pathping /w 600

Instead of using the default wait time of 3,000 milliseconds, this code will shorten the time per intermediate station to 600 ms. You can also limit the number of hops that pathping should include in the analysis. You must enter a number after the option “/h”. If you include three hops, the code will look like this:

pathping /h 3

Limiting the analysis to the first few hops can be useful if you have already found the problem in your own local infrastructure and just want to check a revised router configuration and the transfer to the next station (e.g. to the Internet provider).

In the first part of the analysis, the pathping command essentially functions in the same way as its predecessor tracert and lists the individual intermediate stations numbered consecutively. By default, host names are displayed first and then their corresponding IP addresses (e.g. the router “” with the IP address For the “” example, the first few hops of the route would look like this:

0 []
1 []
2 []
3 []

Pathping then generates a table of statistics in the command-line terminal containing more detailed information (e.g. regarding data loss and time delays). Generating the overview usually requires a specific wait time.

In the example of an intermediate station with the IP address, a line from the pathping analysis might look like this (we have prepared the pathping statistics somewhat differently here to offer better clarity and comprehensibility):

You can then glean various information from this data. The hop example (IP address: took an unusually long time for a ping response (300 ms). The evaluation “10/100 = 10%” shows that 10% of the data packets sent directly to this hop were lost. The value “8/100 = 8%” shows that eight packets that passed through the hop were discarded. The line below this information indicates that on the path to the next hop (IP address:, 13% of the data packets were discarded.

Packet loss and delays can indicate that the CPU or the local packet buffer memory for the corresponding router was overloaded at the time of the request. Problems that are core to the router could also have a negative effect. In this case, the router would then need to be better configured or replaced if it has a technical defect.


If pathping fails, this may be due to the ICMP protocol being blocked by a server, router, or firewall.

Overview of pathping options

In addition to the previously mentioned examples, there are other parameters that can be added to pathping for network diagnostics. In the following table, you will find the most important options with explanations for each.

/n No host name resolutionUsing the “/n” option causes the display to only use numeric IP addresses instead of DNS host names. While fully written out host names may be more practical for users, they also make the technical analysis performed during the pathping diagnostics more complicated and may cause it to take longer.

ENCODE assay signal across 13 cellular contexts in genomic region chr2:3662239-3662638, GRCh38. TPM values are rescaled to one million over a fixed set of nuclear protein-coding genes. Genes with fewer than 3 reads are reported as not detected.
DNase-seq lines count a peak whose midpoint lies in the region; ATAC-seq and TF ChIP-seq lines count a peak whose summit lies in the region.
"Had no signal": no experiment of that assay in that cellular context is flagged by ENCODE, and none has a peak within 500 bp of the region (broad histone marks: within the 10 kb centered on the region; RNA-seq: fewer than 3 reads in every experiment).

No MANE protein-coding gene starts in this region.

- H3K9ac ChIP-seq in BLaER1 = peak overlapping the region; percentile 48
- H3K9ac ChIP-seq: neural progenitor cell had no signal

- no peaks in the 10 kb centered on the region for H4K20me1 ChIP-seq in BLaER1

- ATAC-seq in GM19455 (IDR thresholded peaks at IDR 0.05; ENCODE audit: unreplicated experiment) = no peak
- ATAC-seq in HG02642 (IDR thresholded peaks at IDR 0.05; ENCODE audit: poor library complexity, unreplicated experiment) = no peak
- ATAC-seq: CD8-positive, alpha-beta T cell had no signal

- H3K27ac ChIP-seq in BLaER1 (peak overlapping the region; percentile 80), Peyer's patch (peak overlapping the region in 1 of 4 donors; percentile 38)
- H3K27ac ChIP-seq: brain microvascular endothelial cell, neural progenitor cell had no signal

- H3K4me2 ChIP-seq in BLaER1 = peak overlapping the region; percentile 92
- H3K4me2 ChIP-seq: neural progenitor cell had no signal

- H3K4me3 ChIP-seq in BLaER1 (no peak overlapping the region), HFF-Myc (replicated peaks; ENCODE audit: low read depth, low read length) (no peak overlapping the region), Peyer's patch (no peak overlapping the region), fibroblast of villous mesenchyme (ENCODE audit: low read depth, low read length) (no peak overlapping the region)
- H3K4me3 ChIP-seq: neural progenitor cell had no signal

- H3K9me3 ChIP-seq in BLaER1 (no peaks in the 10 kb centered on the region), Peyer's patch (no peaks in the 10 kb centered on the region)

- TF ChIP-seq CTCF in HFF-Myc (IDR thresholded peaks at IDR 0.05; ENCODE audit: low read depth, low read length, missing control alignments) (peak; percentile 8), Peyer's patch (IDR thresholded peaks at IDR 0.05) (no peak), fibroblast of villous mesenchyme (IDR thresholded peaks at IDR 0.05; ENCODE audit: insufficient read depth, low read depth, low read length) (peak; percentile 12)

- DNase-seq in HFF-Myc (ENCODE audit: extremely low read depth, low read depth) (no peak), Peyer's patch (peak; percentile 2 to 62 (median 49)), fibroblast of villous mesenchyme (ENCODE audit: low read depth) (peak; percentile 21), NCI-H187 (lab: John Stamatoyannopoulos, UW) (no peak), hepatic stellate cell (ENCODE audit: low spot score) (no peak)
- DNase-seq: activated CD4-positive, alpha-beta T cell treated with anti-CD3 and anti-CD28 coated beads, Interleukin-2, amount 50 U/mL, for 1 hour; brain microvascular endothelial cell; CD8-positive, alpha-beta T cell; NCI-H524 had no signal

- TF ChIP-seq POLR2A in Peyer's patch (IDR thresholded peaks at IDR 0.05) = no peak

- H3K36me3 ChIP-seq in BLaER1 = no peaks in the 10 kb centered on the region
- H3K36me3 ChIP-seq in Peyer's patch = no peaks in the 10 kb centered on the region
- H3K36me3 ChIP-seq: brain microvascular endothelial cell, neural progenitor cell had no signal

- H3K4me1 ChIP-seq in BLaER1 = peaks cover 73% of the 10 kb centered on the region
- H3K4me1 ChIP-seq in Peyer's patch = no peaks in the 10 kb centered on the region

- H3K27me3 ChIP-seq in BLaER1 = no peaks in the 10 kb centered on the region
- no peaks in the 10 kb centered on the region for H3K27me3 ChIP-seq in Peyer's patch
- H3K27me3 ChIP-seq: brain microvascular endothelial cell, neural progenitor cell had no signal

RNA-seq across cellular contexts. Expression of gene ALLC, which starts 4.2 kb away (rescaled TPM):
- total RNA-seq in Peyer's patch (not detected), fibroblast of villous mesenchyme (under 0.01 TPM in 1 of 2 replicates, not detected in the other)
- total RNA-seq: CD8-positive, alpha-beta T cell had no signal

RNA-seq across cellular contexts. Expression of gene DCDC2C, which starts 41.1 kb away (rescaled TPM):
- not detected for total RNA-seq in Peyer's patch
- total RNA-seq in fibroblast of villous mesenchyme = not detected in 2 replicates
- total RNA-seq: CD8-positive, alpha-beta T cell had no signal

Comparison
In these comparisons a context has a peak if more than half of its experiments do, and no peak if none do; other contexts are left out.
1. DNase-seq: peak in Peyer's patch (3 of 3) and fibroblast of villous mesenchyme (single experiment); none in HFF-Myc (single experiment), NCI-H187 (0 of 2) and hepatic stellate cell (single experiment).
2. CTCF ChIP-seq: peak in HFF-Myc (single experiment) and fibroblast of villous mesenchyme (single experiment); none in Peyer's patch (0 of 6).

/h <maximumhops> Number of possible hops in a pathGives the maximum number of intermediate stations included in the route to the destination. (The default value is 30 hops, which usually refers to the number of routers used as intermediate stations).
/g <hostlist> Use the “Loose Source Route” option (based on the host list) Specifies that the ICMP echo request should use the “Loose Source Route” option. This instruction is in the IP header. Loose Source Routing is an IP option which can be used for address translation. The host list then specifies the specific intermediate stations for which this option should apply.
/p <period> Define the wait time between pingsThis parameter defines the wait time between pings or ICMP packets that are sent to each intermediate station (the default wait time between individual packets is 250 milliseconds).
/q <numqueries> Specify the number of echo request messages (ICMP echo requests)The number of ICMP echo requests that are sent to each intermediate station on the path (the default value is 100 requests).
/w <timeout> Wait time for responseDefines the wait time (in milliseconds) for the response to the ICMP echo requests. The default value is set to 3,000 milliseconds (= 3 seconds). Let’s say a host cannot be reached. By defining a shorter wait time (e.g. 600 ms) before the next attempt, this can speed up the pathping diagnostics.
<IPaddress> Use the specified source address There are multiple possible versions: IP address, Fully-Qualified Host Name (FQHN) or NetBIOS name
/4 <IPv4> Pathping should only use IPv4
/6 <IPv6> Pathping should only use IPv6
<targetname> Destination of the routing analysis The destination can be specified as an IP address or a host name.
/? Display pathping help